by Max J. Skidmore
The controversy over a woman’s “right to choose,” as opposed to the numerous “rights” that abortion opponents decide should be assumed to exist for “unborn children,” has always struck me as incomplete. Two missing elements of the argument seems obvious, yet they remain almost completely overlooked.
The first is that there is virtually no consideration whatever of the pregnant person, herself. Her rights, if she even is assumed to have any at all, do not in any way enter into consideration, unless possibly if the pregnancy appears to threaten her life (to be sure, some more humane anti-abortionists do concede, often grudgingly, that no one should have to carry to term a pregnancy caused by rape, but the point remains).
Second, and most paradoxically, opponents of abortion appear also generally to be opposed to “big government,” yet all the while they refuse to recognize any rights at all that belong to the person who is pregnant, and to be comfortable with complete control over her. The opponents seem oblivious to the clear fact that stripping pregnant adults of all ability to determine their future requires enormously powerful, virtually totalitarian, government.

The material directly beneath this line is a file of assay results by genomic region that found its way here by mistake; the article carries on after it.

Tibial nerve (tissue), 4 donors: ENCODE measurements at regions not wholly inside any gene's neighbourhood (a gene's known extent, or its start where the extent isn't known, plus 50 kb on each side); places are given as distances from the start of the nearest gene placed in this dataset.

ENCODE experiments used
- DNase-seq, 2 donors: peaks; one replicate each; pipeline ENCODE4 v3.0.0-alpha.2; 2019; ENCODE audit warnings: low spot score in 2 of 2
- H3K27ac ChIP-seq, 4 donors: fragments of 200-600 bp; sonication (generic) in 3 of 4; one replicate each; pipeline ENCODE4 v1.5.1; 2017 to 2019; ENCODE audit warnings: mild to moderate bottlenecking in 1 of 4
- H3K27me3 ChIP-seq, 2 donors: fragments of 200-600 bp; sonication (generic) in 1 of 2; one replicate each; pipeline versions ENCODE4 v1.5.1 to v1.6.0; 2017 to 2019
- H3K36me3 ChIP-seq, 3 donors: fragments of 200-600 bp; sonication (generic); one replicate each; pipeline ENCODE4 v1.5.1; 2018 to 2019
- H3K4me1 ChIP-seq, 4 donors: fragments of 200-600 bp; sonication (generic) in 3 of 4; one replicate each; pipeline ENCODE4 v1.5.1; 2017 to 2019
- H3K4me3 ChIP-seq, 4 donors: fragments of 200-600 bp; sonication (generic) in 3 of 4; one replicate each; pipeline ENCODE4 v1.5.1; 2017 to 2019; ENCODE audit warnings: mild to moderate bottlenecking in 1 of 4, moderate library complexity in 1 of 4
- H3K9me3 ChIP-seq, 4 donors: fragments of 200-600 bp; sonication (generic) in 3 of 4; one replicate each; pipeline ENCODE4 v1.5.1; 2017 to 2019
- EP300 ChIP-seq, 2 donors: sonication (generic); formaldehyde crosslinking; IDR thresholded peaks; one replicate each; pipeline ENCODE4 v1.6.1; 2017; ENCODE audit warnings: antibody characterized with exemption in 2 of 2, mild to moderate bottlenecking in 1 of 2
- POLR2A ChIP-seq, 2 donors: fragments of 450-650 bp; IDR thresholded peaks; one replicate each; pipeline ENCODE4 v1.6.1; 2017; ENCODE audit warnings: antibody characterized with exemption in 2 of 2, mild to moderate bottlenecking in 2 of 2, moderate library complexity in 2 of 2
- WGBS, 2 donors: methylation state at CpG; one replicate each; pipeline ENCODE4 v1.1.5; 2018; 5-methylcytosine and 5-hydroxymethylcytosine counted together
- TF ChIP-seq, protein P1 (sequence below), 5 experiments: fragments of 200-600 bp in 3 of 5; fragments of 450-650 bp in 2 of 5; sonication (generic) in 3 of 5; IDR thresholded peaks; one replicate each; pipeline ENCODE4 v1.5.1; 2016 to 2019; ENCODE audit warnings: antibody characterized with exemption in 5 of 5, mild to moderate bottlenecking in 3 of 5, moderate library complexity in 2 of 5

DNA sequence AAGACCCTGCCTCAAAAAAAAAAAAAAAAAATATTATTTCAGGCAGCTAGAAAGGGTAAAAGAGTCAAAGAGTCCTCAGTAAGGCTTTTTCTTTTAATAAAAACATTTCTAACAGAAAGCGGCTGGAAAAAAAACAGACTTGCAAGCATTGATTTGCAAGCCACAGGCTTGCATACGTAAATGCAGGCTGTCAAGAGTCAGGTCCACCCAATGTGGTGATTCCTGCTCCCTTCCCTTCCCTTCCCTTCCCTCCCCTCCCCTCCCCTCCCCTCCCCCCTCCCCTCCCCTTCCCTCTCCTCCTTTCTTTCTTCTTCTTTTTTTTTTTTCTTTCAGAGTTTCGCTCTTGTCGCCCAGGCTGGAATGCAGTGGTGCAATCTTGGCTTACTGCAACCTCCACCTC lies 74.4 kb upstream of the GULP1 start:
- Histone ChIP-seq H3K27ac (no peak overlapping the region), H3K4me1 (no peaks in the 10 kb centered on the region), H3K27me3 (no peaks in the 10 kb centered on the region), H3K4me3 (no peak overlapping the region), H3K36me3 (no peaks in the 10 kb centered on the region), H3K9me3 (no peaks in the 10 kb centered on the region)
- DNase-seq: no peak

Max J. Skidmore, the author of dozens of books and scores of articles and book chapters, specializes in American politics and social legislation. He has been Distinguished Fulbright Lecturer in India, and Senior Fulbright Scholar at the University of Hong Kong. He has held management positions in American government, and has been liberal arts dean at universities in the American Southwest, and in the Midwest. He was the founding editor of the international journal Poverty and Public Policy (sponsored by the Policy Studies Organization) and was its editor-in-chief for a decade. He is University of Missouri Curators’ Distinguished Professor Emeritus at the University of Missouri-Kansas City. His Ph.D. is in American Studies, from the University of Minnesota.